The economic and operational importance of logistics providers for the German automotive industry was also emphasised. “The automotive industry needs a highly qualified logistics chain, as 70% of the costs for building a car comes from suppliers,” said Wissmann. “The organisation of transport is decisive; [logistics providers] are the oil in the gears of [the automotive] supply chain.”
The threat of infrastructure decline
But Germany is facing a number of risks that could impact its logistics prowess and economic growth. Dr Klinkner pointed out that German GDP growth is now forecasted at less than 1% for both 2012 and 2013, while the BVL’s logistics indicators are at their lowest level in more than two years and point to declining outlooks.
The wave of decline in the European market for new vehicle sales appears to have also hit Germany, with sales declining 11% last month. While production and exports have been relatively stable, German-based producers are also facing severe headwinds, with Opel mulling the first German car plant closure since the Second World War.
But aside from the risks in the global economy, speakers pointed to the further economic and competitive risks that stem from a failure to maintain and upgrade German infrastructure. While normally considered one of the country’s strong points, Germany slipped to 4th place in the 2012 World Bank’s Logistics Performance Index, after coming top in 2010.
Klinkner pointed to recent studies that suggest Germany might be underinvesting in infrastructure by as much as €7 billion per year. He warned that at this rate Germany would not be able to keep up with rising freight and passenger levels. “Traffic is predicted to grow by 74% in freight and 18% in passengers by 2025. At that rate, we would require a clear doubling in infrastructure investment at current levels,” said Klinkner, which the BVL officially supports.
The German annual infrastructure budget, which is currently around €12 billion, has already seen about €1 billion increased last year, according to the Transport Minister Ramsauer. “We are now negotiating in Parliament to unblock another €1 billion, which will allow us to move on with current construction projects,” he said.
But Ramsauer acknowledged that Germany needed more financing across all modes of transport, in particular more sustainable channels such as inland waterways. He suggested that ‘public-private partnerships’ (PPP) would continue to be a helpful tool for unlocking more financing.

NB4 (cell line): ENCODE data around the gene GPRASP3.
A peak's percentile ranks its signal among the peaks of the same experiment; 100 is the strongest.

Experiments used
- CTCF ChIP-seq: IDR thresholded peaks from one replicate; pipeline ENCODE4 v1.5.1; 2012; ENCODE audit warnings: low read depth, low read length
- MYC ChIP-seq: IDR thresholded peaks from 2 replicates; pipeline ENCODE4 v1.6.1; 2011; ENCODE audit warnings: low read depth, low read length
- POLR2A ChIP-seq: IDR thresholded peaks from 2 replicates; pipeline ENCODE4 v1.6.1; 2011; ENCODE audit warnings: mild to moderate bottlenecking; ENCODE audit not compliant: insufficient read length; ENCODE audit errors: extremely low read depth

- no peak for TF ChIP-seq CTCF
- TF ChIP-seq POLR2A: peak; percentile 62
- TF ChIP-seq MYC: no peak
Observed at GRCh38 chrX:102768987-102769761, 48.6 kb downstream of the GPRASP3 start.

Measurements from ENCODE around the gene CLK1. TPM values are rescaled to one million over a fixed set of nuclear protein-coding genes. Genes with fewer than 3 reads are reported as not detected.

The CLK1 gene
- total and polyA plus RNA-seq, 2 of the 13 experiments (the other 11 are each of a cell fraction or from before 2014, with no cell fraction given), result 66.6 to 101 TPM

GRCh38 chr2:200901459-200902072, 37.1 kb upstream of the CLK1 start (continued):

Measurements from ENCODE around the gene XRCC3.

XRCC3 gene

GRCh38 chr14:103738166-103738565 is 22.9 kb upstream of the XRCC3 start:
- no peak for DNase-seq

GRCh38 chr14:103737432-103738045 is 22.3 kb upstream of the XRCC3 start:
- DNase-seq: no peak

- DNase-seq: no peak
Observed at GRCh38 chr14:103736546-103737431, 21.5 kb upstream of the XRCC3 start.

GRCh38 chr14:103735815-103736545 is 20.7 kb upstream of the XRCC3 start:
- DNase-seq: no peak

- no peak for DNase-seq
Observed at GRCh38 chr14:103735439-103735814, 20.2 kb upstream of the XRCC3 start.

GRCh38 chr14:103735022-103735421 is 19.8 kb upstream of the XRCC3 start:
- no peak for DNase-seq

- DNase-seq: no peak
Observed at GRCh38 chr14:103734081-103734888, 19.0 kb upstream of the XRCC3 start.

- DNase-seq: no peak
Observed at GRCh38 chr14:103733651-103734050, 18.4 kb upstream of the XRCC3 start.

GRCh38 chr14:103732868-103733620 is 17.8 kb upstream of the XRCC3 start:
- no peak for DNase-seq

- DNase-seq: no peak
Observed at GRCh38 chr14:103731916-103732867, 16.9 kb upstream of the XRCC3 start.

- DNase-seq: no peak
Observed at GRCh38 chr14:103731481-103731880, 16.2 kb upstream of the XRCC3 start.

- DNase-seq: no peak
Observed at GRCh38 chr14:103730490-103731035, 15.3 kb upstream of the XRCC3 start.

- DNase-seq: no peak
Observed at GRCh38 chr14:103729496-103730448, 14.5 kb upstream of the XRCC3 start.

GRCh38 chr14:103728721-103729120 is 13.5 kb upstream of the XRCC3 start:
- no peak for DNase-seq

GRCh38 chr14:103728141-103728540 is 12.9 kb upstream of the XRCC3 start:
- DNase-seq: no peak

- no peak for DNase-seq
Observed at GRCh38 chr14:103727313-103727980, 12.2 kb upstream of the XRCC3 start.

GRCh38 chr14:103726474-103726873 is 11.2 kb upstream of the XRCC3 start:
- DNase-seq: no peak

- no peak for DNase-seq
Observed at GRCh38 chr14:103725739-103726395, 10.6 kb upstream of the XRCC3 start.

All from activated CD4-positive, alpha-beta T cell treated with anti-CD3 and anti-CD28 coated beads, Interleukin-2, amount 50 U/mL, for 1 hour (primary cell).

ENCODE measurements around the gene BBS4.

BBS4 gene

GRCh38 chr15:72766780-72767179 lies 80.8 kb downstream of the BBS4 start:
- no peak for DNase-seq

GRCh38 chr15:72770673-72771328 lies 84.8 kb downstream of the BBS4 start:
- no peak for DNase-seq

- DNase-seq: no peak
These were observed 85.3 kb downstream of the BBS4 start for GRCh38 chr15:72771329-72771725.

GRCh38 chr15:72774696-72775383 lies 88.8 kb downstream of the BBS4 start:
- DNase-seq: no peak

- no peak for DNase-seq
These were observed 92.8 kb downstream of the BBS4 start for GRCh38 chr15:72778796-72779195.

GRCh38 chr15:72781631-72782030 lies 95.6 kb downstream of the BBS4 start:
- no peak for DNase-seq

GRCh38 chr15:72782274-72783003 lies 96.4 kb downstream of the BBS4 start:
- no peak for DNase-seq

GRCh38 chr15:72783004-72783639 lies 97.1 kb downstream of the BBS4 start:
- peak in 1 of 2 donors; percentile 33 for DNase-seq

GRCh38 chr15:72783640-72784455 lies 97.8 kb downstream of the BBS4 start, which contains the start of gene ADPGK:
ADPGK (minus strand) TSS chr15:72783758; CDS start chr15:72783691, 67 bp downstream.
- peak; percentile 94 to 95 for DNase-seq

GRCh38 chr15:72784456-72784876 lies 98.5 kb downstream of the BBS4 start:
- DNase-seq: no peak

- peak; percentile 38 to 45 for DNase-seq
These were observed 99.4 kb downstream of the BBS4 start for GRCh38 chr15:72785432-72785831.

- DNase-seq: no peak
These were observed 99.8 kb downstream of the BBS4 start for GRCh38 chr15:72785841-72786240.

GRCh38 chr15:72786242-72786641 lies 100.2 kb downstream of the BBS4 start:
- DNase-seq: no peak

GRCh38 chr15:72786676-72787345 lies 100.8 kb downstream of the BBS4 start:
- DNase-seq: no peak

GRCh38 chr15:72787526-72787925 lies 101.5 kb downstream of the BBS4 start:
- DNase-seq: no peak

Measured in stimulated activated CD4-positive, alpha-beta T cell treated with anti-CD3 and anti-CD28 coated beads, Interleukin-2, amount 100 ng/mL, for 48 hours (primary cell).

“PPP can help launch projects that would otherwise be last on the priority list,” he said, pointed to certain river port projects as an example. He acknowledged criticism that such partnerships meant that government could lose money on revenue generated from such projects over the long term, but maintained that they were the best way to generate more investment in the face of shrinking public budgets and austerity.
The VDA’s Weissmann said that infrastructure investment would be vital to Germany’s automotive and economic success. “Without infrastructure investment, we will not have economic power,” he said. However, he was encouraged by the government’s move to expand its budget. “If this €2 billion were approved between last year and this year’s budget, it would be a bit step in the right direction,” he said.
Steinmeier, who will lead his party against the Chancellor Angela Merkel’s Christian Democrats and current coalition government in a general election in 2013, was more critical. Calling current government policy inadequate, he made it clear that, in some ways, logistics and infrastructure would fall within the political battle lines for next year. He warned that Germany risked losing its ranking as an export champion and growing logistics superpower without investment across all transport modes.
“Our modal connections will be decisive as to whether Germany stays as the top exporter or slips to number two,” said Steinmeier.